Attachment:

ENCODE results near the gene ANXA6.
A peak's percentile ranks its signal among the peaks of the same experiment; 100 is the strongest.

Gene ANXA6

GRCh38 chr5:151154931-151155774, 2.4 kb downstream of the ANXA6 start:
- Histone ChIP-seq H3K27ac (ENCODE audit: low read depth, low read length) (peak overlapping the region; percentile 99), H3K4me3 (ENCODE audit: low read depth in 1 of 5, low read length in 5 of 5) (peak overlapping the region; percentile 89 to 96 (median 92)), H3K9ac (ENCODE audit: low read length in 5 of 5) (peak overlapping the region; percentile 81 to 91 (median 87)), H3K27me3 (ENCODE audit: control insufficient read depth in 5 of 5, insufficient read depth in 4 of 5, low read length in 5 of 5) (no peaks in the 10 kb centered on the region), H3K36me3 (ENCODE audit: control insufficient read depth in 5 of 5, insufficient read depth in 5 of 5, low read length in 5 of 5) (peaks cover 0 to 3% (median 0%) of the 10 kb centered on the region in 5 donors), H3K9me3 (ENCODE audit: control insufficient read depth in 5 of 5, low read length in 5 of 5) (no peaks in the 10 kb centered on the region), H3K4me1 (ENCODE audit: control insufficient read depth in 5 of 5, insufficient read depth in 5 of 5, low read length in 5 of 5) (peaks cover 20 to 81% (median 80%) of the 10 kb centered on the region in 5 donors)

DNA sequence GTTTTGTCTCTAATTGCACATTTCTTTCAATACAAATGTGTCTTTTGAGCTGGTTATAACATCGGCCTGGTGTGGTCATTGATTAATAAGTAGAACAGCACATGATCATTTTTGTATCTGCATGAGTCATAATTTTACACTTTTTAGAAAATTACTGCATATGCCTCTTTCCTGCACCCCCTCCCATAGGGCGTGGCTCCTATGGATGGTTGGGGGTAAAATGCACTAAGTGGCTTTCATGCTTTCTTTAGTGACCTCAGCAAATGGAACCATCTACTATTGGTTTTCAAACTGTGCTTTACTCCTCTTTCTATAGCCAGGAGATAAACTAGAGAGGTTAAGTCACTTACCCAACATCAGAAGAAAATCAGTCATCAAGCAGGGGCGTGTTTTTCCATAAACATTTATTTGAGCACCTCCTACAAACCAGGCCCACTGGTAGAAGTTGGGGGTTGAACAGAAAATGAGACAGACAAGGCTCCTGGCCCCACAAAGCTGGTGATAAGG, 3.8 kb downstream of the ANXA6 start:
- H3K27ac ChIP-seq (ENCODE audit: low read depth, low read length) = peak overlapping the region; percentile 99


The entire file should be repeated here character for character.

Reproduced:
ENCODE results near the gene ANXA6.
A peak's percentile ranks its signal among the peaks of the same experiment; 100 is the strongest.

Gene ANXA6

GRCh38 chr5:151154931-151155774, 2.4 kb downstream of the ANXA6 start:
- Histone ChIP-seq H3K27ac (ENCODE audit: low read depth, low read length) (peak overlapping the region; percentile 99), H3K4me3 (ENCODE audit: low read depth in 1 of 5, low read length in 5 of 5) (peak overlapping the region; percentile 89 to 96 (median 92)), H3K9ac (ENCODE audit: low read length in 5 of 5) (peak overlapping the region; percentile 81 to 91 (median 87)), H3K27me3 (ENCODE audit: control insufficient read depth in 5 of 5, insufficient read depth in 4 of 5, low read length in 5 of 5) (no peaks in the 10 kb centered on the region), H3K36me3 (ENCODE audit: control insufficient read depth in 5 of 5, insufficient read depth in 5 of 5, low read length in 5 of 5) (peaks cover 0 to 3% (median 0%) of the 10 kb centered on the region in 5 donors), H3K9me3 (ENCODE audit: control insufficient read depth in 5 of 5, low read length in 5 of 5) (no peaks in the 10 kb centered on the region), H3K4me1 (ENCODE audit: control insufficient read depth in 5 of 5, insufficient read depth in 5 of 5, low read length in 5 of 5) (peaks cover 20 to 81% (median 80%) of the 10 kb centered on the region in 5 donors)

DNA sequence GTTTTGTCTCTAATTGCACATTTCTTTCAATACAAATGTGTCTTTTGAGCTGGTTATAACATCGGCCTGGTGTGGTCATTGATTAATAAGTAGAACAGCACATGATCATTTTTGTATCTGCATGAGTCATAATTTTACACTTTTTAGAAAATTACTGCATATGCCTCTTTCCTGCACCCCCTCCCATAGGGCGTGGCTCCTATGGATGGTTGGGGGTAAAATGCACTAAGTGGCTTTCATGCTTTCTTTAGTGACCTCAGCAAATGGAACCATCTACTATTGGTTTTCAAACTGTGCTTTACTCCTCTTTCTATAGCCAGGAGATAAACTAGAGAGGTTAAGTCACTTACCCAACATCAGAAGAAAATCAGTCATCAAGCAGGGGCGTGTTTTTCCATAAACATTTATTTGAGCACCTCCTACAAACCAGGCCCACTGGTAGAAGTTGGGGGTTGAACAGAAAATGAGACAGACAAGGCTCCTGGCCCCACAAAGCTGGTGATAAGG, 3.8 kb downstream of the ANXA6 start:
- H3K27ac ChIP-seq (ENCODE audit: low read depth, low read length) = peak overlapping the region; percentile 99